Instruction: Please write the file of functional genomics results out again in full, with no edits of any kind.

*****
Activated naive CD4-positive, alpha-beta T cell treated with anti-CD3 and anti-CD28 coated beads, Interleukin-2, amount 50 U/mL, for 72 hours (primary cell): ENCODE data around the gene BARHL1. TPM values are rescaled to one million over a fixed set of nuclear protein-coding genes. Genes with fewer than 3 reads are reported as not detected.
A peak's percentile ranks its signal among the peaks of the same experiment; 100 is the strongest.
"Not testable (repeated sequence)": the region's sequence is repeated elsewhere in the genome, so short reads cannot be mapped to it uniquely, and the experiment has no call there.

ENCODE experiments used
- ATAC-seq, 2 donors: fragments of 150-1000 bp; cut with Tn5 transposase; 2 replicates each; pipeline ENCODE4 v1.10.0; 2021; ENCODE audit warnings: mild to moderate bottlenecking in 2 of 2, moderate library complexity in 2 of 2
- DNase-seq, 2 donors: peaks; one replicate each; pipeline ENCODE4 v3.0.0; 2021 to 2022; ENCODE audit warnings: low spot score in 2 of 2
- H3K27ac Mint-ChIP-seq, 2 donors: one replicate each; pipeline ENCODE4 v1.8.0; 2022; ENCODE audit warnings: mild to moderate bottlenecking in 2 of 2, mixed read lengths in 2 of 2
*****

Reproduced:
Activated naive CD4-positive, alpha-beta T cell treated with anti-CD3 and anti-CD28 coated beads, Interleukin-2, amount 50 U/mL, for 72 hours (primary cell): ENCODE data around the gene BARHL1. TPM values are rescaled to one million over a fixed set of nuclear protein-coding genes. Genes with fewer than 3 reads are reported as not detected.
A peak's percentile ranks its signal among the peaks of the same experiment; 100 is the strongest.
"Not testable (repeated sequence)": the region's sequence is repeated elsewhere in the genome, so short reads cannot be mapped to it uniquely, and the experiment has no call there.

ENCODE experiments used
- ATAC-seq, 2 donors: fragments of 150-1000 bp; cut with Tn5 transposase; 2 replicates each; pipeline ENCODE4 v1.10.0; 2021; ENCODE audit warnings: mild to moderate bottlenecking in 2 of 2, moderate library complexity in 2 of 2
- DNase-seq, 2 donors: peaks; one replicate each; pipeline ENCODE4 v3.0.0; 2021 to 2022; ENCODE audit warnings: low spot score in 2 of 2
- H3K27ac Mint-ChIP-seq, 2 donors: one replicate each; pipeline ENCODE4 v1.8.0; 2022; ENCODE audit warnings: mild to moderate bottlenecking in 2 of 2, mixed read lengths in 2 of 2